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The market for graphene is expected to reach $100 million by 2018, according to “Graphene: Analysis of Technology, Markets and Players 2013-2018,” a new report from IDTechEx. There are many different types of graphene, each offering a different set of properties. The differentiating parameters include the number of layers, purity, oxygen content, crystallinity and form (powder or sheet). Depending on the specifics of these parameters, the quality of the so-called graphene can vary, from that of the ideal material toward that of graphite oxide.
Each graphene type is manufactured using a different technique; all techniques differ in terms of their cost structure, volume production capability and, ultimately, potential target markets. The manufacturing techniques include micro-cleavage, chemical vapor deposition, liquid-phase exfoliation, oxidization-reduction and plasma.
The main market driver thus far has been the R&D sector. The industry is now gearing up to move beyond research activities and a diverse range of other applications are actively being developed, according to the report. These include RFID, smart packaging, supercapacitors, composites, ITO replacement, sensors, logic and memory.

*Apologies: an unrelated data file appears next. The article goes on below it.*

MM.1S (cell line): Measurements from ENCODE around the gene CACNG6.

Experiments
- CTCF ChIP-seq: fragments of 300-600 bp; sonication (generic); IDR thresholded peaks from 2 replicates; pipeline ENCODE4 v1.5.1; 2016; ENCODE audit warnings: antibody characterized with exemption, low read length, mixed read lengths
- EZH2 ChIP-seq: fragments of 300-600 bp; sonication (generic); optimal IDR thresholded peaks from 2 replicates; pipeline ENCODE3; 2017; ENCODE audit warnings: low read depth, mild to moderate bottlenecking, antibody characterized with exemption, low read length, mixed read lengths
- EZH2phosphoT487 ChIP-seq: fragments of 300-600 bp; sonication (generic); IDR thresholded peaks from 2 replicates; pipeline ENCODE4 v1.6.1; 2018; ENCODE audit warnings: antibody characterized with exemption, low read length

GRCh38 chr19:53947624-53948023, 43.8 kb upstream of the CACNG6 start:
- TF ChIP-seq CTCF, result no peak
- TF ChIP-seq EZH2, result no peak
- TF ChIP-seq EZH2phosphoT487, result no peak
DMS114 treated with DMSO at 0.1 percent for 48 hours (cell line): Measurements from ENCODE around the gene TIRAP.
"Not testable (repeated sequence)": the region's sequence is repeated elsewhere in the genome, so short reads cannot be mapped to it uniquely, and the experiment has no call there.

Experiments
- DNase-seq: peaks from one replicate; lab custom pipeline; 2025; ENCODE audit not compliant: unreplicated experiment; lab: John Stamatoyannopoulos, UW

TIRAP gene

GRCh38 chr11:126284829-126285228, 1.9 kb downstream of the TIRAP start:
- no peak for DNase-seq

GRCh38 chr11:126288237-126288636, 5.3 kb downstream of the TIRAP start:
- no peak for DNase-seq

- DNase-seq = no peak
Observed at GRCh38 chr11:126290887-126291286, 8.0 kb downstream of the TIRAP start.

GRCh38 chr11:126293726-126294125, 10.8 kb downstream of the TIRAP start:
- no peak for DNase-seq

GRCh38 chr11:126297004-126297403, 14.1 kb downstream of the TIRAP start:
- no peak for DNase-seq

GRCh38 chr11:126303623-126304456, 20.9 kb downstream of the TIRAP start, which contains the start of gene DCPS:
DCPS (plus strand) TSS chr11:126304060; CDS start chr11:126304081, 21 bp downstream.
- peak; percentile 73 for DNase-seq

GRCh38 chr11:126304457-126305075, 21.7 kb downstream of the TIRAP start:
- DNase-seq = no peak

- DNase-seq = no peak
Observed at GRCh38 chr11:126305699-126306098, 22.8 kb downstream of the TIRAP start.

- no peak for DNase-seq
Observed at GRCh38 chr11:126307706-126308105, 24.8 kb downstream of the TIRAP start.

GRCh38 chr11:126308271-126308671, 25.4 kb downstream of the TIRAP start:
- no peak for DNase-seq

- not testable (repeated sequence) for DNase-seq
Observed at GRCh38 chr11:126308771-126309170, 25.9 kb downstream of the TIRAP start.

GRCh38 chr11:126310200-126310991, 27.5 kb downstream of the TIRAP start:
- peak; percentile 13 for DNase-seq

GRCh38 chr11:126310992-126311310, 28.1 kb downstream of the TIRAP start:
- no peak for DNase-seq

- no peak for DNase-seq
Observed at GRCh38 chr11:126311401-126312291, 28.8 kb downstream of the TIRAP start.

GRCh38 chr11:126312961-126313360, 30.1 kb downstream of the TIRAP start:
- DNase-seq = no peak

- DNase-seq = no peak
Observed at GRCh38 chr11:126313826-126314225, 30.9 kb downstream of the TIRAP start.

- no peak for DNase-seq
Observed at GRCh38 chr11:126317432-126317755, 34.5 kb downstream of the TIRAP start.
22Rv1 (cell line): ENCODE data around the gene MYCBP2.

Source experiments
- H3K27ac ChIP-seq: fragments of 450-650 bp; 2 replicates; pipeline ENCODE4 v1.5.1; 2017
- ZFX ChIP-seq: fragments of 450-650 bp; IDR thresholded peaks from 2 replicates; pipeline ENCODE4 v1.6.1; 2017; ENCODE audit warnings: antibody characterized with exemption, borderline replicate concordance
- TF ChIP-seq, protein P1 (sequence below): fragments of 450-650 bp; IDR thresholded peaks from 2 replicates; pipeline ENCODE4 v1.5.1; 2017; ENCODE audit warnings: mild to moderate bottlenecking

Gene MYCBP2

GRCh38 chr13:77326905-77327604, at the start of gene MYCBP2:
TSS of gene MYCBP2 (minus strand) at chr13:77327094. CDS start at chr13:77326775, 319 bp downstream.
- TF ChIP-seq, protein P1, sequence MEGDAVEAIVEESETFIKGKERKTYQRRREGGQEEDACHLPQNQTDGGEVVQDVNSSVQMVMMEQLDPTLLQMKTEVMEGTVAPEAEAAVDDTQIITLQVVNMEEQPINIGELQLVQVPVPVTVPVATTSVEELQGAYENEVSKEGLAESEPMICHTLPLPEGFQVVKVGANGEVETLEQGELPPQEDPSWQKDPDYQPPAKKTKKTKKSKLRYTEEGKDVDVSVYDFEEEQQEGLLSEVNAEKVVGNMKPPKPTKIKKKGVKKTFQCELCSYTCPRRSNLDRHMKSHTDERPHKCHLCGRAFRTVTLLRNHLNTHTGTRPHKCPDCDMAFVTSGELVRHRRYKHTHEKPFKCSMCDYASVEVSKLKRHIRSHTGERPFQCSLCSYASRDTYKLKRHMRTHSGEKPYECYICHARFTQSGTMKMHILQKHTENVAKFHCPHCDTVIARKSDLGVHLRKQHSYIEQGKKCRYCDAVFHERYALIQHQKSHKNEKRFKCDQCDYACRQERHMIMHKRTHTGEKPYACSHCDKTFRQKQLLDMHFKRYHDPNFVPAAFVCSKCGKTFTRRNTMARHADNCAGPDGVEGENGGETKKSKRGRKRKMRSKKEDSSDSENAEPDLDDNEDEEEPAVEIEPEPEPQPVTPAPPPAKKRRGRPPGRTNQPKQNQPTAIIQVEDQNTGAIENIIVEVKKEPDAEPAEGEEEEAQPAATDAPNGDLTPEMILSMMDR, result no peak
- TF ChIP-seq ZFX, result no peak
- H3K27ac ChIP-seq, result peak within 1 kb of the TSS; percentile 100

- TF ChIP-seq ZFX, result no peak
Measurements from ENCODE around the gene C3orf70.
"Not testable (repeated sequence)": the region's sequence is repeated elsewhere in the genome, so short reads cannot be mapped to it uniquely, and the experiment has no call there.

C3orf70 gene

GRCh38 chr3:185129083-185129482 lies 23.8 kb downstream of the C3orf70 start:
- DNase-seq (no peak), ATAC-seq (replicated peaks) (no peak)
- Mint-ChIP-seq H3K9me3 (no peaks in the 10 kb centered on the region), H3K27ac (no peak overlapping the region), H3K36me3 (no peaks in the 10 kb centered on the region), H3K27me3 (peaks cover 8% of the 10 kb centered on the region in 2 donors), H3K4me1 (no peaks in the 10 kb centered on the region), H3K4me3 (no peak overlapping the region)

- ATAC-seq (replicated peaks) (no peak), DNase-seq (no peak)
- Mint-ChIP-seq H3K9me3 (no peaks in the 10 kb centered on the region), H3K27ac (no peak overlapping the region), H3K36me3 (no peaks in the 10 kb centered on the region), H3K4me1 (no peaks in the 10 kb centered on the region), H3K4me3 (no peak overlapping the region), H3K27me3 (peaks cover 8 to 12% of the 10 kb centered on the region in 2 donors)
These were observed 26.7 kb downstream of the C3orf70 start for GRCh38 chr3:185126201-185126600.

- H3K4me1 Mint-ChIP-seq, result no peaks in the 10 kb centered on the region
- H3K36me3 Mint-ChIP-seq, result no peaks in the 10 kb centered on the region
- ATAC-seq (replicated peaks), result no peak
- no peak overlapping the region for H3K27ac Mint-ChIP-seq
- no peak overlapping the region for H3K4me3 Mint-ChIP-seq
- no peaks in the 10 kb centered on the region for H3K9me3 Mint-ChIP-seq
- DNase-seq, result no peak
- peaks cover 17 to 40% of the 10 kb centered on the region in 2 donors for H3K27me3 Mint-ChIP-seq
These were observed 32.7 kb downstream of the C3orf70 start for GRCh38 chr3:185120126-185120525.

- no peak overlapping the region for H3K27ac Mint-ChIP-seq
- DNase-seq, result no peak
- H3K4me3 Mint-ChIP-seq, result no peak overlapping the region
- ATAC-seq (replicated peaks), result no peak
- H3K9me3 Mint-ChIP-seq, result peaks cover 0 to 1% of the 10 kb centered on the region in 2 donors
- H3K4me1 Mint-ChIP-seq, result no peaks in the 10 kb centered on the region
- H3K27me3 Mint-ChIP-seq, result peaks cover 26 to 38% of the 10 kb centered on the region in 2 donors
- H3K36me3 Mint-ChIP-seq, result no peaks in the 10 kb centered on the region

The strength of graphene’s value proposition is different for each target market. In many cases, graphene enables performance premiums, giving space for premium pricing. Cost will remain critical, however, as graphene’s ultimate value proposition can often only be defined against the incumbent material option.
Composites and energy storage applications are expected to be the largest near-term market opportunity for graphene beyond R&D. Graphene will first penetrate markets that have low cost sensitivity but demand high performance. In the energy storage space, graphene will first be used in supercapacitor devices, mainly due to its high surface-to-volume ratio.
Graphene is forecast to have limited success in the transparent conductor market, because it falls short both on cost and performance compared to incumbent and alternative options. Market success will be limited in the transistor area, both in analogue and digital applications. This is partly due to a lack of bandgap and the high level of standards set by incumbent solutions.
For additional information, visit www.IDTechEx.com.